Michael Brown Is (Mostly) Gone; Now, What About Rumsfeld?
At last, President Bush has been prevailed upon to remove the inept Michael Brown from most of his post-hurricane responsibilities at FEMA and put a seasoned Coast Guard admiral in charge. He acted, because even leaders of his own party in Congress told him he had to.
Brown, who lied on his job resumee, was the official who, days after the hurricane, still said he had not heard about the squalid conditions at the New Orleans Convention Center.
But the hurricane is not the only major event to have taxed the Bush Administration to and beyond the breaking point. There is also the war in Iraq.
There, Secretary of Defense Donald Rumsfeld had a plan for conducting the original attack, but in the two years since has not seemed to have a clue on how to stem the insurgency and put Iraq back on its feet. About 140,000 American troops are bogged down in Iraq, and the casualty toll is mounting toward 2,000 dead.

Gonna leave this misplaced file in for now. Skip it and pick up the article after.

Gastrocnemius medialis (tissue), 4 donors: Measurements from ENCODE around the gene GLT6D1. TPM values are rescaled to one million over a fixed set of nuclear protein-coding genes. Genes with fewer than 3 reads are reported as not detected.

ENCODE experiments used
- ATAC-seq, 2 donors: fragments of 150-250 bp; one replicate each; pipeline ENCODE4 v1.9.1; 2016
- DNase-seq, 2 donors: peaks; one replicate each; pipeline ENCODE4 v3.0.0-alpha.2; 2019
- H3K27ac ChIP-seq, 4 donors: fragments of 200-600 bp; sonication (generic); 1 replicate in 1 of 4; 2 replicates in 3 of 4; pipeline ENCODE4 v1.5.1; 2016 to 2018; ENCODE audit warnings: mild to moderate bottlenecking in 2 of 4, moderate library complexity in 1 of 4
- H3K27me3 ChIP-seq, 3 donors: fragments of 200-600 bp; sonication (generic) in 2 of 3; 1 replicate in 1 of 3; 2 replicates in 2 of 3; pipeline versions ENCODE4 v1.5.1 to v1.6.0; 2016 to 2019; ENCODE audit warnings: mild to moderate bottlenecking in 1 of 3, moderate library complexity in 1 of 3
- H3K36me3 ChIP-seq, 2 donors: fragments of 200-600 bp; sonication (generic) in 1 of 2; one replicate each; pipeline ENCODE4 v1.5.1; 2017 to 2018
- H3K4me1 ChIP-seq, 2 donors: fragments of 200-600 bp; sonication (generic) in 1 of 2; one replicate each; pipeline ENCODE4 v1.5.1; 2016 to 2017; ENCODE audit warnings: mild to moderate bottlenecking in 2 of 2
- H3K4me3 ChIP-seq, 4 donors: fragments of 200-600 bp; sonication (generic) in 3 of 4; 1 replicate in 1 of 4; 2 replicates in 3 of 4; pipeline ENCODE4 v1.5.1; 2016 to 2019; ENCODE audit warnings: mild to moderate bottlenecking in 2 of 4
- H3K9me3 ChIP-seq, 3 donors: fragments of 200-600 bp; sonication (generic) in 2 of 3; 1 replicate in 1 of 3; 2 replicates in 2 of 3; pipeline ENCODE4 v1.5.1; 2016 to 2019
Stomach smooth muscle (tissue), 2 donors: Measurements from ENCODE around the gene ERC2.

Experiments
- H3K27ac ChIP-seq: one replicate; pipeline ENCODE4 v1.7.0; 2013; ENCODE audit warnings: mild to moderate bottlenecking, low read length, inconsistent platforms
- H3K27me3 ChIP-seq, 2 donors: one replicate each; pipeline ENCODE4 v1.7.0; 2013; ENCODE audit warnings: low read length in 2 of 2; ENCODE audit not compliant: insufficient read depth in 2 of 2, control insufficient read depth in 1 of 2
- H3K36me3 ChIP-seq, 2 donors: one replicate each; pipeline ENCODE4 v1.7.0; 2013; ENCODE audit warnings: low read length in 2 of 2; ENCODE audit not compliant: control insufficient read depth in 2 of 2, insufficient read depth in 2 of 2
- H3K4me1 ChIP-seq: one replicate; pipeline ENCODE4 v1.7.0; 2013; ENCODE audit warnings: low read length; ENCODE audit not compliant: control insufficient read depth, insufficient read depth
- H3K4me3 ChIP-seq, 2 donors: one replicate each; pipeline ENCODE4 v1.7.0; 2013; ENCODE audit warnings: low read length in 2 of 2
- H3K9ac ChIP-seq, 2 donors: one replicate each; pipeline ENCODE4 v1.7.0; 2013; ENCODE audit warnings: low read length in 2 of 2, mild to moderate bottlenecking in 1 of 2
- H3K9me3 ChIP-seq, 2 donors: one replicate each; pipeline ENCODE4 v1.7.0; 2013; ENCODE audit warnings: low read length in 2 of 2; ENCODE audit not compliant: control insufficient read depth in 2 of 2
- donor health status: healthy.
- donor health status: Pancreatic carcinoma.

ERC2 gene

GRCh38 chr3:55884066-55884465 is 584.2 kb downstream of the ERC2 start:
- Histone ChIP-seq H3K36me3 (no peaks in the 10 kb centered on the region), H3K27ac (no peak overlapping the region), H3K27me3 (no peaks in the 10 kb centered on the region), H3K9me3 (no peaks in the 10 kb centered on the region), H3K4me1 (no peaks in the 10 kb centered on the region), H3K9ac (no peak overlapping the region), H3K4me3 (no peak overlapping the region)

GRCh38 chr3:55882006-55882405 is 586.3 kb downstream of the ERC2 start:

It's been obvious for some time that Rumsfeld, past 70, is as unfit to run the continuing war effort as Brown was to run the disaster effort. There needs to be a new Secretary of Defense and a new war plan with at least a chance of success.
George W. Bush is not the first second term President to run into difficulties. Even the redoutable Ronald Reagan ran into Iran-Contra, ran into a need to change top aides. Even Franklin D. Roosevelt tried a court packing scheme in his second term and had to make big changes before he ran for a third term.
So, Bush needs to rethink matters. Obviously, the hurricane is going to be a major preoccupation for the Administration for a long time to come, and Iraq is not going to go away. In both matters, new people have to take charge, and it is Bush's task to find them.
Who said, incidentally that the press had lost its way and was growing too soft on top governmental authorit? Aside from the Fox News Network, the press has been showing commendable vigor in telling us what is wrong down in New Orleans and in Baghdad. They can't a government make, but at least press criticisms can make away for essential changes.